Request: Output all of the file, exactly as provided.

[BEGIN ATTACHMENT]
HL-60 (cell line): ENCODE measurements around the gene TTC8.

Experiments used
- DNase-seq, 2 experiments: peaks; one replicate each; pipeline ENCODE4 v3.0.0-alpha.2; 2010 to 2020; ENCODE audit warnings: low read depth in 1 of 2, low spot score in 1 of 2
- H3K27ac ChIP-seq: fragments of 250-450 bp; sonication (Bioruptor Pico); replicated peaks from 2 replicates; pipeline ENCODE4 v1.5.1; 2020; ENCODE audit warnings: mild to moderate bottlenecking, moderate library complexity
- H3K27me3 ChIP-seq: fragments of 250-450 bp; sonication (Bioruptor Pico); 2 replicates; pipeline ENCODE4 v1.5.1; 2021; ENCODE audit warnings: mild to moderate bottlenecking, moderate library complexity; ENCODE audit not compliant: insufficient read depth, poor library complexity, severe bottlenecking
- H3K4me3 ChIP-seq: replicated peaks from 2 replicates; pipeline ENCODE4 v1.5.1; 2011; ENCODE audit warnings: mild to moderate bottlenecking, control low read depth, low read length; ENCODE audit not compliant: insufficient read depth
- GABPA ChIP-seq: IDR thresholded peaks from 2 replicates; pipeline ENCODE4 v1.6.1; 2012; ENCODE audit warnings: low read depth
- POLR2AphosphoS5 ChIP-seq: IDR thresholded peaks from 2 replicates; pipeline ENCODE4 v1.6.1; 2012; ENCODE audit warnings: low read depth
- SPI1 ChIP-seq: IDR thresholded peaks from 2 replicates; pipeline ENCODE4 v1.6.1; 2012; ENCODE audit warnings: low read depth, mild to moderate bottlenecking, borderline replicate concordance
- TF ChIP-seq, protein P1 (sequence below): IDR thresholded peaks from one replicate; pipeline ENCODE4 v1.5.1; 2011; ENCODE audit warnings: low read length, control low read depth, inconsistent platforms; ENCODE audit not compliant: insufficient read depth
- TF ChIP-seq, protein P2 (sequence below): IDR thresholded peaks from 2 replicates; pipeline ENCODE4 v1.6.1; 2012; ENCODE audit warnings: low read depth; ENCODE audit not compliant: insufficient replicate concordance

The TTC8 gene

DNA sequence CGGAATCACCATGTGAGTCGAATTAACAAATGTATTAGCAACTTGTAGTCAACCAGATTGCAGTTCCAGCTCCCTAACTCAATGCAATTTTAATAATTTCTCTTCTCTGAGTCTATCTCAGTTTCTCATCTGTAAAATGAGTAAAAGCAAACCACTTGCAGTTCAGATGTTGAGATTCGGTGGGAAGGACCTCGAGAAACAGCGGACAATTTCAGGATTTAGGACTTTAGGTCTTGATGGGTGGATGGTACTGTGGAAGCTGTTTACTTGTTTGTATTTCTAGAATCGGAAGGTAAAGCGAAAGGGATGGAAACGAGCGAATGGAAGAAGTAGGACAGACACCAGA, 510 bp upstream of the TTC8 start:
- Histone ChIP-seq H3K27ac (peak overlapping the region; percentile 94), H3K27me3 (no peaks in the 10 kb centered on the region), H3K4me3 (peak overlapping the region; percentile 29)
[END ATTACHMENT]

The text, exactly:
HL-60 (cell line): ENCODE measurements around the gene TTC8.

Experiments used
- DNase-seq, 2 experiments: peaks; one replicate each; pipeline ENCODE4 v3.0.0-alpha.2; 2010 to 2020; ENCODE audit warnings: low read depth in 1 of 2, low spot score in 1 of 2
- H3K27ac ChIP-seq: fragments of 250-450 bp; sonication (Bioruptor Pico); replicated peaks from 2 replicates; pipeline ENCODE4 v1.5.1; 2020; ENCODE audit warnings: mild to moderate bottlenecking, moderate library complexity
- H3K27me3 ChIP-seq: fragments of 250-450 bp; sonication (Bioruptor Pico); 2 replicates; pipeline ENCODE4 v1.5.1; 2021; ENCODE audit warnings: mild to moderate bottlenecking, moderate library complexity; ENCODE audit not compliant: insufficient read depth, poor library complexity, severe bottlenecking
- H3K4me3 ChIP-seq: replicated peaks from 2 replicates; pipeline ENCODE4 v1.5.1; 2011; ENCODE audit warnings: mild to moderate bottlenecking, control low read depth, low read length; ENCODE audit not compliant: insufficient read depth
- GABPA ChIP-seq: IDR thresholded peaks from 2 replicates; pipeline ENCODE4 v1.6.1; 2012; ENCODE audit warnings: low read depth
- POLR2AphosphoS5 ChIP-seq: IDR thresholded peaks from 2 replicates; pipeline ENCODE4 v1.6.1; 2012; ENCODE audit warnings: low read depth
- SPI1 ChIP-seq: IDR thresholded peaks from 2 replicates; pipeline ENCODE4 v1.6.1; 2012; ENCODE audit warnings: low read depth, mild to moderate bottlenecking, borderline replicate concordance
- TF ChIP-seq, protein P1 (sequence below): IDR thresholded peaks from one replicate; pipeline ENCODE4 v1.5.1; 2011; ENCODE audit warnings: low read length, control low read depth, inconsistent platforms; ENCODE audit not compliant: insufficient read depth
- TF ChIP-seq, protein P2 (sequence below): IDR thresholded peaks from 2 replicates; pipeline ENCODE4 v1.6.1; 2012; ENCODE audit warnings: low read depth; ENCODE audit not compliant: insufficient replicate concordance

The TTC8 gene

DNA sequence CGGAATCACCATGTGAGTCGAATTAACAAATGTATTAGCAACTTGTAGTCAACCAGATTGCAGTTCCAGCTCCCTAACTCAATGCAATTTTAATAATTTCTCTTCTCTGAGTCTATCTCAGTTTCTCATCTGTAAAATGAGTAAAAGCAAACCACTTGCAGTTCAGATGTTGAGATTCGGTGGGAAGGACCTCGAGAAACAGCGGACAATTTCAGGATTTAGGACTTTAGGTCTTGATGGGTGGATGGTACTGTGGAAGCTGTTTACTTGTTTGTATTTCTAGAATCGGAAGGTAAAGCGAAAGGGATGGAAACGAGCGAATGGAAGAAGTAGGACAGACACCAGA, 510 bp upstream of the TTC8 start:
- Histone ChIP-seq H3K27ac (peak overlapping the region; percentile 94), H3K27me3 (no peaks in the 10 kb centered on the region), H3K4me3 (peak overlapping the region; percentile 29)